The study, published in August, used data from the National Center for Education Statistics and the Bureau of Labor Statistics to break down college costs by state. The study took tuition rates, housing costs, living wages, and unemployment rates into consideration for their rankings.
Oregon is the 47th most affordable state to pursue a college degree, with 2020-21 tuition and fees at $11,537, according to Forbes Advisor. As the fourth most expensive state to earn a degree in the U.S., the study also found that compared to its border states, Oregon is the least affordable state to earn a college degree in the Pacific Northwest.
Next, Forbes Advisor ranked California as the 48th most affordable state to pursue a college degree with 2020-21 tuition and fees at an average of $8,401 in the 2020-21 school year. Massachusetts and Connecticut round out the list, claiming spots 49 and 50 respectively.
“The least affordable states tend to be more densely populated states with higher costs of living, but these areas also bring many advantages, such as access to centers of industry and larger employers,” Forbes Advisor noted.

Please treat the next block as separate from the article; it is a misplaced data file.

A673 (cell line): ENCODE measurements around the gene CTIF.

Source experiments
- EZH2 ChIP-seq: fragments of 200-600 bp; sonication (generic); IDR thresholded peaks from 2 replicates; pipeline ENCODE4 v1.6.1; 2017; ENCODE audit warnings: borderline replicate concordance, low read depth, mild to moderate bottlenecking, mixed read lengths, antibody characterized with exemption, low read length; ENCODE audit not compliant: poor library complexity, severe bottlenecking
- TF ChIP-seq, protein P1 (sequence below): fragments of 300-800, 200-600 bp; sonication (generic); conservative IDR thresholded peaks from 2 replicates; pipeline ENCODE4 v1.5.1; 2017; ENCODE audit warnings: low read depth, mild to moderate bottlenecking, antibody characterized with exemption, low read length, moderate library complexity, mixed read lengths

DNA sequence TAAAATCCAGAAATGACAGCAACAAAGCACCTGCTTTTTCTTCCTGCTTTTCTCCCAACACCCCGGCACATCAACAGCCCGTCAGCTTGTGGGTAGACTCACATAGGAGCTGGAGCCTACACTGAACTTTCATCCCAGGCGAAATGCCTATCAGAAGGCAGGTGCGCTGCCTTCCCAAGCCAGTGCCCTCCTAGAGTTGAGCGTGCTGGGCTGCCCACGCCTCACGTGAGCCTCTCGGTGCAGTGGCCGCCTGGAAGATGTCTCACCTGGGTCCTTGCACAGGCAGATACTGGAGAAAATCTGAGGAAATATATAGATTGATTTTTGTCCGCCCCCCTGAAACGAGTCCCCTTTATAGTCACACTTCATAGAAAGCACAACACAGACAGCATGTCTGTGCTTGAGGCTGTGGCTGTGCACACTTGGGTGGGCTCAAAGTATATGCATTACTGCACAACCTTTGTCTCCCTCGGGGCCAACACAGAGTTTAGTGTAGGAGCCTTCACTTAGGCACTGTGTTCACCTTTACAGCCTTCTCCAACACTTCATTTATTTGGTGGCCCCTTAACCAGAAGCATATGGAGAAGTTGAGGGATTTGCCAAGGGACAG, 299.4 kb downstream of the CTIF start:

According to the study, the most affordable state to pursue a college degree is South Dakota, which boasts lower-than-average in-state tuition at $9,012 per year in the 2020-21 school year. Researchers point out that South Dakota also has the nation’s lowest living wage, at $15.15.
Montana is the second most affordable state to earn a college degree with in-state tuition at $6,993, the study said — the researchers pointed out that their study did not take quality of education into account, and that higher education costs in the more affordable states are still expensive.
“Even in affordable states, college is pricey; for example, four years at a public university in South Dakota still costs $68,708 on average,” Forbes Advisor said.
Wyoming, Arkansas, and Utah round out the top five most affordable states, Forbes Advisor said.
“NCES reports that the average cost of in-state tuition and fees at a public college was about $9,400 in the 2020-21 academic year, more than 10% higher than 10 years ago,” Forbes Advisor said. “The average cost of tuition and fees for private, nonprofit institutions increased nearly 19%—from approximately $31,700 to $37,600—in the same 10-year period,”
Forbes Advisor added, “out-of-state tuition and fees saw the steepest increase, growing more than 27% from about $19,620 in the 2010-11 school year to $27,100 in 2020-21.”